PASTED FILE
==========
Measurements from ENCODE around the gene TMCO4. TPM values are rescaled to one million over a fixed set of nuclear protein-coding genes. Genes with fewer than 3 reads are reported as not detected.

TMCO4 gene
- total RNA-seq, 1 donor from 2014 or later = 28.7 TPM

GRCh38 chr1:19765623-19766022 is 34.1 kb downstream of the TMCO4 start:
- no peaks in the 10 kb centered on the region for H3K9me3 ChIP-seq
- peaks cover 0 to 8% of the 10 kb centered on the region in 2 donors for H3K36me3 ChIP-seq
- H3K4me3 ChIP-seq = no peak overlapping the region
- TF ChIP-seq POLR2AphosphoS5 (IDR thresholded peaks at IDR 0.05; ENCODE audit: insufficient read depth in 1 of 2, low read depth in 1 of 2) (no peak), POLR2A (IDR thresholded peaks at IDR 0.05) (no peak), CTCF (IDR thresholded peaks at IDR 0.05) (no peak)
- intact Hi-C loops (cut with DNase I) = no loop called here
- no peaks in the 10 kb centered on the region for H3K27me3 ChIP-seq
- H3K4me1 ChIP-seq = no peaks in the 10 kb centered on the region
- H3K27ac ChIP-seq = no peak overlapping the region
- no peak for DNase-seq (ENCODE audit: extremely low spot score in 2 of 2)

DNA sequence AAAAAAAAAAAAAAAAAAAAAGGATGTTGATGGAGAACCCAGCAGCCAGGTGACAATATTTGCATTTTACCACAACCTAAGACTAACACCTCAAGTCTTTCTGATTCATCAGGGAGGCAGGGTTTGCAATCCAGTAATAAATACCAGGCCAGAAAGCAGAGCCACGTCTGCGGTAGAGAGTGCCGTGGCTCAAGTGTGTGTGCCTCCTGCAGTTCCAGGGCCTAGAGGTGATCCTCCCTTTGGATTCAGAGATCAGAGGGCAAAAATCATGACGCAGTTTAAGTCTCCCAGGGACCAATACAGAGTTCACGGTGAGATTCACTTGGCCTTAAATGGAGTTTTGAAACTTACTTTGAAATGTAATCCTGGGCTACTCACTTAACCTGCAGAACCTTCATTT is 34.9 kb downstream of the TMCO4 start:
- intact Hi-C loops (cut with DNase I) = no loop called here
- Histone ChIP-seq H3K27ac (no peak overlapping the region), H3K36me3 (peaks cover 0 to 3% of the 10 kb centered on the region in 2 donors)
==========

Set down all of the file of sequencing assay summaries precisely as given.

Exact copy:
Measurements from ENCODE around the gene TMCO4. TPM values are rescaled to one million over a fixed set of nuclear protein-coding genes. Genes with fewer than 3 reads are reported as not detected.

TMCO4 gene
- total RNA-seq, 1 donor from 2014 or later = 28.7 TPM

GRCh38 chr1:19765623-19766022 is 34.1 kb downstream of the TMCO4 start:
- no peaks in the 10 kb centered on the region for H3K9me3 ChIP-seq
- peaks cover 0 to 8% of the 10 kb centered on the region in 2 donors for H3K36me3 ChIP-seq
- H3K4me3 ChIP-seq = no peak overlapping the region
- TF ChIP-seq POLR2AphosphoS5 (IDR thresholded peaks at IDR 0.05; ENCODE audit: insufficient read depth in 1 of 2, low read depth in 1 of 2) (no peak), POLR2A (IDR thresholded peaks at IDR 0.05) (no peak), CTCF (IDR thresholded peaks at IDR 0.05) (no peak)
- intact Hi-C loops (cut with DNase I) = no loop called here
- no peaks in the 10 kb centered on the region for H3K27me3 ChIP-seq
- H3K4me1 ChIP-seq = no peaks in the 10 kb centered on the region
- H3K27ac ChIP-seq = no peak overlapping the region
- no peak for DNase-seq (ENCODE audit: extremely low spot score in 2 of 2)

DNA sequence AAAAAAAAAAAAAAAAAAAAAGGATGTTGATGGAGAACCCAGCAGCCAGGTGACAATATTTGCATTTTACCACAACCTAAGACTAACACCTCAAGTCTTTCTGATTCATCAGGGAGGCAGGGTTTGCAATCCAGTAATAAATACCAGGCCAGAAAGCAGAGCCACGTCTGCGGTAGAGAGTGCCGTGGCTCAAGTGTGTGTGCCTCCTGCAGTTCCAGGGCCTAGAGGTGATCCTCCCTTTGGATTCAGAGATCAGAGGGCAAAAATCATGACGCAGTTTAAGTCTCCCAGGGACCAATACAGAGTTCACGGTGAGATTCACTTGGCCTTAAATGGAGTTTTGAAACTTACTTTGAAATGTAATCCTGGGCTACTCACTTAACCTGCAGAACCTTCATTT is 34.9 kb downstream of the TMCO4 start:
- intact Hi-C loops (cut with DNase I) = no loop called here
- Histone ChIP-seq H3K27ac (no peak overlapping the region), H3K36me3 (peaks cover 0 to 3% of the 10 kb centered on the region in 2 donors)